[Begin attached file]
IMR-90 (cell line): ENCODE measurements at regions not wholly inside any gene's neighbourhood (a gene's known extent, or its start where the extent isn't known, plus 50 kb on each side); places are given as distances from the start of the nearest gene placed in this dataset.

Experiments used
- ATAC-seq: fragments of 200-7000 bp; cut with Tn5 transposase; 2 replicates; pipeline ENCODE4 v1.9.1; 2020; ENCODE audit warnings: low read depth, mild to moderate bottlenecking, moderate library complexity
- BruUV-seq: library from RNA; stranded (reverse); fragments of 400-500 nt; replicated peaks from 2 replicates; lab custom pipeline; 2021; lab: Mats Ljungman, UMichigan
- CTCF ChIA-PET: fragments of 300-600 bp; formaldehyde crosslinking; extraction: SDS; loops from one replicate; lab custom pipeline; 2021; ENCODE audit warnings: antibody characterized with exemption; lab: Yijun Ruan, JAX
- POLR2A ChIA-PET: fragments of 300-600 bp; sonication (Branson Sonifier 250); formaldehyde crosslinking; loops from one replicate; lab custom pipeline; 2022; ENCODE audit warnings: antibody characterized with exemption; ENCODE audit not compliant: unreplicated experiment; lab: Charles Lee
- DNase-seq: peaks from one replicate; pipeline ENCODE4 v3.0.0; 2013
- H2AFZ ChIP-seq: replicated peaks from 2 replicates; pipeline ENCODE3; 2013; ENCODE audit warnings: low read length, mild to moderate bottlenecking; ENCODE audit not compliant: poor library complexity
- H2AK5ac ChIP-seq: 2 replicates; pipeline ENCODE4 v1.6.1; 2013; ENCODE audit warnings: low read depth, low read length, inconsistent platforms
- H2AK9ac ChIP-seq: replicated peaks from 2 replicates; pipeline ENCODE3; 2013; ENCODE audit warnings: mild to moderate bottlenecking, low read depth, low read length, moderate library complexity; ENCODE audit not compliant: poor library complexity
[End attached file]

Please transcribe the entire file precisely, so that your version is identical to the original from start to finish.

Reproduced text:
IMR-90 (cell line): ENCODE measurements at regions not wholly inside any gene's neighbourhood (a gene's known extent, or its start where the extent isn't known, plus 50 kb on each side); places are given as distances from the start of the nearest gene placed in this dataset.

Experiments used
- ATAC-seq: fragments of 200-7000 bp; cut with Tn5 transposase; 2 replicates; pipeline ENCODE4 v1.9.1; 2020; ENCODE audit warnings: low read depth, mild to moderate bottlenecking, moderate library complexity
- BruUV-seq: library from RNA; stranded (reverse); fragments of 400-500 nt; replicated peaks from 2 replicates; lab custom pipeline; 2021; lab: Mats Ljungman, UMichigan
- CTCF ChIA-PET: fragments of 300-600 bp; formaldehyde crosslinking; extraction: SDS; loops from one replicate; lab custom pipeline; 2021; ENCODE audit warnings: antibody characterized with exemption; lab: Yijun Ruan, JAX
- POLR2A ChIA-PET: fragments of 300-600 bp; sonication (Branson Sonifier 250); formaldehyde crosslinking; loops from one replicate; lab custom pipeline; 2022; ENCODE audit warnings: antibody characterized with exemption; ENCODE audit not compliant: unreplicated experiment; lab: Charles Lee
- DNase-seq: peaks from one replicate; pipeline ENCODE4 v3.0.0; 2013
- H2AFZ ChIP-seq: replicated peaks from 2 replicates; pipeline ENCODE3; 2013; ENCODE audit warnings: low read length, mild to moderate bottlenecking; ENCODE audit not compliant: poor library complexity
- H2AK5ac ChIP-seq: 2 replicates; pipeline ENCODE4 v1.6.1; 2013; ENCODE audit warnings: low read depth, low read length, inconsistent platforms
- H2AK9ac ChIP-seq: replicated peaks from 2 replicates; pipeline ENCODE3; 2013; ENCODE audit warnings: mild to moderate bottlenecking, low read depth, low read length, moderate library complexity; ENCODE audit not compliant: poor library complexity